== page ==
The people (3), as factor analysed, is represented by the accountants, which are professionals trained in an educational system in high schools and universities specialised in the accounting field.

The factor practices (4) represents according to Carnegie and Napier (2002) an important part of accounting that supports the idea that there is no essential characteristic that delineates the concept of accounting as practice and concepts. In our study, we distinguish between the two sides of practice: on the one hand there are the regulations (de jure accounting) (in Table 1, Profile of regulations, item 2.1), and on the other hand there is the application by the professionals of those regulations (de facto accounting) (in Table 1, Practice—regulations application, item 2.2).

The propagation (5), as analysis factor, highlights in our study the interaction of accounting with the external environment. Under current conditions, accounting is seen as a common language necessary for ensuring transparency, efficacy and flexibility of the systems, as international referentials and legislation claim.

The factors products (6) and profession (7) capture the changing role of accounting from an instrument of control used by the government to an instrument more and more relevant to the entrepreneurial environment of the public sector. The influences of the external users are obvious on the quality and on the way in which information must be presented by the profession as a product in front of those interested (in Table 1, items 4 and 5).

The analysis factors are discussed for each stage, and sometimes for two or for all the stages, with the present research focusing on the third one, 2006-present. This last stage reflects a ‘settlement’ of accounting regulation and practice during the sinuous Romanian post-communism path, reflecting the current situation of the accounting system.

Overall, as Table 1 shows, there has not been a strong correlation between the choice for accounting standards (rules) and the economy’s level of development, particularly in the first two stages. According to Lehman and Tinker (1987), accounting is far from being apolitical. Until the start of the process of accession to the EU with the direct request to the Romanian legislator for restructuring public accounting by combining elements of cash-based accounting with accrual accounting items, e.g. revaluation and depreciation of public institutions’ assets, the establishment of adjustments for depreciation, as well as other elements that define accrual accounting (second stage), then the latency of public accounting is observed (first stage). The national accounting system’s reference to the international regulations (third stage) also has a political foundation associated with economics. Because of its need for financial resources in order to reform the public sector, the Romanian state had to seek foreign loans. A number of financing organisations (e.g., IMF, WB) are requesting financial statements be disclosed according to IPSAS. The argument behind this fact is determined by the confidence in their own valuators/analysts that no longer have to generate costs for conversion of financial statements from different countries, and also the need for international harmonisation. So, if IPSAS would not have been applied, this would have affected the utility and relevance of financial reporting and thus, the quality of financial information in Romania.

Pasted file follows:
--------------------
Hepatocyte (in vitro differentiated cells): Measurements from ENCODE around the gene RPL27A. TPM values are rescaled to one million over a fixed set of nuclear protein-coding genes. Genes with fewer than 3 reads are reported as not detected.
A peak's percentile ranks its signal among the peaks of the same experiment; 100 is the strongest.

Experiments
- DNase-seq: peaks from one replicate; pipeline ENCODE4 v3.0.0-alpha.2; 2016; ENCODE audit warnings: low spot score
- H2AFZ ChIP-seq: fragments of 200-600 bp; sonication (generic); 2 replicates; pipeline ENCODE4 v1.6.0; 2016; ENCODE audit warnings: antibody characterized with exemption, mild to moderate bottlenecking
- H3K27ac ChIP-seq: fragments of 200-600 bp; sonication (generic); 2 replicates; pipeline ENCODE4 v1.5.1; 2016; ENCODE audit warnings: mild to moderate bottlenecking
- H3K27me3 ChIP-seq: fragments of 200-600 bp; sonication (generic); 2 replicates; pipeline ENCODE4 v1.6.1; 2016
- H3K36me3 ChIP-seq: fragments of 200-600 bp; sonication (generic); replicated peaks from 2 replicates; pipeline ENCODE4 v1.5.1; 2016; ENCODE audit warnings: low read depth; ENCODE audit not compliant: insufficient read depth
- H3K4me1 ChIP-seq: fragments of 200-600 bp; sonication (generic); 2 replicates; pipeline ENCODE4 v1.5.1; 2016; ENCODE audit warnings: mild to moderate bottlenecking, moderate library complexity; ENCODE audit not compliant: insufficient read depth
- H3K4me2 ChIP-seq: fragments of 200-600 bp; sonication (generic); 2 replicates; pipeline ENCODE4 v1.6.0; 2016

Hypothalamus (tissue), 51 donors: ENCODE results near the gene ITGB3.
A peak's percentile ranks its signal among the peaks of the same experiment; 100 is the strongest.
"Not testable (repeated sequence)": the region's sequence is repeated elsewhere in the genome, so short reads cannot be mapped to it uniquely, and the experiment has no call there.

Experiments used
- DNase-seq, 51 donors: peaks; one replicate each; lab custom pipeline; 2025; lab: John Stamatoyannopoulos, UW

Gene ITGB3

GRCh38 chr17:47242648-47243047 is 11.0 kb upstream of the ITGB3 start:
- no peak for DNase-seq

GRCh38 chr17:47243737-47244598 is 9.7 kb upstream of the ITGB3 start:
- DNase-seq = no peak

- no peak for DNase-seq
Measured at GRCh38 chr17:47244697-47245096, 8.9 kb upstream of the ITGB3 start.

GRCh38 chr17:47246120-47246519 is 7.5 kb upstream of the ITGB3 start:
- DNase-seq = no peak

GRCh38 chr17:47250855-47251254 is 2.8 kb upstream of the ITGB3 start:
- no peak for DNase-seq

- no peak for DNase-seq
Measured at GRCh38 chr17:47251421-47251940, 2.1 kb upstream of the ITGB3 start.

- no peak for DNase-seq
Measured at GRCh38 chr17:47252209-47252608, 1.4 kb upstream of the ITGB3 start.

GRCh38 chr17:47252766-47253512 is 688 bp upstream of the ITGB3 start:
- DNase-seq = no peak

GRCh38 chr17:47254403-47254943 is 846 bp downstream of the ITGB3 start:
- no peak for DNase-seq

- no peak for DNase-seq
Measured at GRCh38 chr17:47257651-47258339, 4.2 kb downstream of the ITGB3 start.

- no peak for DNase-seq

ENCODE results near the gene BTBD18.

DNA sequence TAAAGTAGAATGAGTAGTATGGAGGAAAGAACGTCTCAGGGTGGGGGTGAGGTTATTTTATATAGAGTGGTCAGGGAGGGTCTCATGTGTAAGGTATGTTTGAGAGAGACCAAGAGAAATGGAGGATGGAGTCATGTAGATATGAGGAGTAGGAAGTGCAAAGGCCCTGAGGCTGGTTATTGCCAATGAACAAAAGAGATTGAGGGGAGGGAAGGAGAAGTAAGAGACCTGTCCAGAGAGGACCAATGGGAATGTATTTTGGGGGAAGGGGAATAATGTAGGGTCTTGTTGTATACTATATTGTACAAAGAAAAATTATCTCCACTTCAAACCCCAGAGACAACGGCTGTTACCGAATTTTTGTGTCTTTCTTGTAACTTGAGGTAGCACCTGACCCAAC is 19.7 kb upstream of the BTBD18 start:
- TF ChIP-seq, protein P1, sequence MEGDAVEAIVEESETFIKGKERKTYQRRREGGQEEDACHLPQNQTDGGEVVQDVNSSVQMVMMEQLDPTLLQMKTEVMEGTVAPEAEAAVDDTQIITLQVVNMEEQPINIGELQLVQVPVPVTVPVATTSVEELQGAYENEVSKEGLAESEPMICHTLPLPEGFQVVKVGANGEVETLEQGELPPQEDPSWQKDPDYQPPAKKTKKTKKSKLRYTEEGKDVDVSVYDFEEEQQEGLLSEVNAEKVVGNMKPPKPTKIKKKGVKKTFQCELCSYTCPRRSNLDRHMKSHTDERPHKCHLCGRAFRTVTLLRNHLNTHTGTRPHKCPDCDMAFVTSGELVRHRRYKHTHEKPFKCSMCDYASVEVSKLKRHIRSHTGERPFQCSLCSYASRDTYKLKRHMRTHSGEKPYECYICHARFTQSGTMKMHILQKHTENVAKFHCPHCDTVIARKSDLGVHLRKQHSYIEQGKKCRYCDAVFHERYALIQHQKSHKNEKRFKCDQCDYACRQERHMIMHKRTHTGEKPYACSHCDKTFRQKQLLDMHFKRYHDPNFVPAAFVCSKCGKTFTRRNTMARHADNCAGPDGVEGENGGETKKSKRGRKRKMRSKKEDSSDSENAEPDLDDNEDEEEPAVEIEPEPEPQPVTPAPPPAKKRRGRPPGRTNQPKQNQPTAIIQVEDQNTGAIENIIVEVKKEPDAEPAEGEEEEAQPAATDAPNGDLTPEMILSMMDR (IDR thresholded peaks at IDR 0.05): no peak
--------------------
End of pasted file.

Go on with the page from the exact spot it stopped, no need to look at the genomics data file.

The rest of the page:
Involved in this process, the accounting professionals must cope with the pressures of change, they must adapt and accept that professional judgement is prevalent before the accounting regulations. The enforcement of legislation in Romania (see the Appendix) must support this vision and broaden the permissive nature of regulations. On the other hand, the contribution of professional bodies is important, given that the educational system trains expert accountants, but later on professional bodies improve the competencies of these expert accountants.


This research investigated the changing process of the public accounting system in the case of Romania as an emerging country, having a longitudinal approach, which covers the post-Communist period (between the years 1991 and 2015). It identifies, separates into stages and analyses this recent public accounting history in order to see the alleged benefits of the transition from a cash-based public accounting system to an accrual-based system in relation to the development of the environmental factors that form an accounting system.

During the analysed period (1991-2015) there are stages from the period prior and subsequent to the implementation of the accrual based accounting system. Romania distinguishes itself through an accounting system that started from the communist values, but the aim of change represents a developed accounting system where IPSAS are the support for international harmonisation. The historical stages we identified for the evolution of the public sector accounting (1991-2001, 2002-2005 and 2006-2015) overlap the timeframe specific to economic entities in the process of implementing an international reference (IFRS) (Deaconu, 2012), but the intensity and dynamics of change are more rapid and intense in the case of public entities. In support of this argument we mention that, starting with the period 2002-2005, the Romanian government requests the implementation of IFRS for the companies that were considered large.